Tackling eating disorders, improving social media, and reducing depression in teenagers with autism are among the subjects being investigated for 7 new research projects set to receive a funding boost.
All projects will receive part of a £24 million investment package from UK Research and Innovation (UKRI) – a government body that funds research aimed at solving pressing public issues.
The overall aim of the investment is to advance understanding of the developing mind of adolescents and why some young people are more susceptible to mental health issues than others.
Each of the 7 projects will investigate a different aspect of understanding young people’s mental health, including issues they face today that can result in significant and long-lasting effects on their wellbeing.
According to Mental Health First Aid England, 3 in 4 mental health problems emerge before the age of 18.
Recent research has also highlighted growing rates of teenage mental health issues, with cases of depression and anxiety doubling during the pandemic.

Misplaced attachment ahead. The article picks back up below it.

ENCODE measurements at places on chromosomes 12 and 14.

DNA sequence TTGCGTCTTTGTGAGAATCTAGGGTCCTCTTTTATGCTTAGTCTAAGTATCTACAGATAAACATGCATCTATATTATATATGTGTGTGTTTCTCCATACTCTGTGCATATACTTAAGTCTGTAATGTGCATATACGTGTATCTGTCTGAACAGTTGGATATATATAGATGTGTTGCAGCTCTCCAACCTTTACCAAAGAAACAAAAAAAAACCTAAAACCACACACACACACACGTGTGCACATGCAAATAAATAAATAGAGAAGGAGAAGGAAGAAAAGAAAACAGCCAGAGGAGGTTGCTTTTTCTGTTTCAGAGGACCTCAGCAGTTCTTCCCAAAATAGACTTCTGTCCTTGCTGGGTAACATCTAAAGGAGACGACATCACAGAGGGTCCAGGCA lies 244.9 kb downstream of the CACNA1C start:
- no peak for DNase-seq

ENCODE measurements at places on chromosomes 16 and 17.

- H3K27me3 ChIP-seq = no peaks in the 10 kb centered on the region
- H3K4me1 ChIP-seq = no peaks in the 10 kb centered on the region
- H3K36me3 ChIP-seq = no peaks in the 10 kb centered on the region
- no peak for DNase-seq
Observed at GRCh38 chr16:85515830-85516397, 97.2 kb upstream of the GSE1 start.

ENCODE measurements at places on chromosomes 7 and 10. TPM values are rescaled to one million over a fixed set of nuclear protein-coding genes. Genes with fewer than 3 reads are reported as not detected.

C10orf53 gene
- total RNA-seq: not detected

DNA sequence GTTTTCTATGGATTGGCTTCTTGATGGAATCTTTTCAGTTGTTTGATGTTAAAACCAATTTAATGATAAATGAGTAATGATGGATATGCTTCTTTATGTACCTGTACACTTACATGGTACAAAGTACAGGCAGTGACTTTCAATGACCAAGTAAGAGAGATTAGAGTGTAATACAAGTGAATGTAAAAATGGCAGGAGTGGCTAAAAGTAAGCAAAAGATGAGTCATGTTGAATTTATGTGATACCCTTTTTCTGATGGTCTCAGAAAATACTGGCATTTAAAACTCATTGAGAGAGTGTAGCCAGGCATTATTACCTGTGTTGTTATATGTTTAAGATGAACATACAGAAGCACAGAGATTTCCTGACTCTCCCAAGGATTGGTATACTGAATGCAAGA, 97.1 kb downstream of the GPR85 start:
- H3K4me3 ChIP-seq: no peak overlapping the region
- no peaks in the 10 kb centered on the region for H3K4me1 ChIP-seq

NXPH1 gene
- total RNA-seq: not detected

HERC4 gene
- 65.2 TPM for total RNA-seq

The projects will be carried out by researchers across England and Scotland from the Universities of Nottingham, Oxford, Exeter, Bath, Falmouth and Edinburgh, as well as King's College London and University College London.
The aims of each project are as follows:
Understanding the relationship between social media and risk of mental health issues, particularly depression, self-harm, and suicide
Improving understanding of, and interventions for, eating disorders in adolescents
Investigating the link between adverse childhood experiences – such as abuse, neglect and poverty – and mental health issues during adolescence
Developing a model for universities to help improve mental health support for students
Reducing rates of depression in young people with neuroatypicalities such as attention deficit/hyperactive disorder (ADHD) and autism spectrum disorder (ASD)
Developing preventative interventions for mental health issues in schoolchildren
Understanding the increased risk of mental health issues in young people who have been in care
“It is abundantly clear that more work is urgently needed to find effective ways to support the mental health of young people at a crucial stage in their lives,” said Professor Dame Ottoline Leyser, chief executive of UKRI.
“This portfolio of interdisciplinary projects will build the evidence and understanding that we need to combat debilitating mental illness in young people and allow them to fulfill their potential.”
To read more about the projects included in the UKRI investment programme, click here.
Written by Marco Ricci
Editor and contributor for Talking Mental Health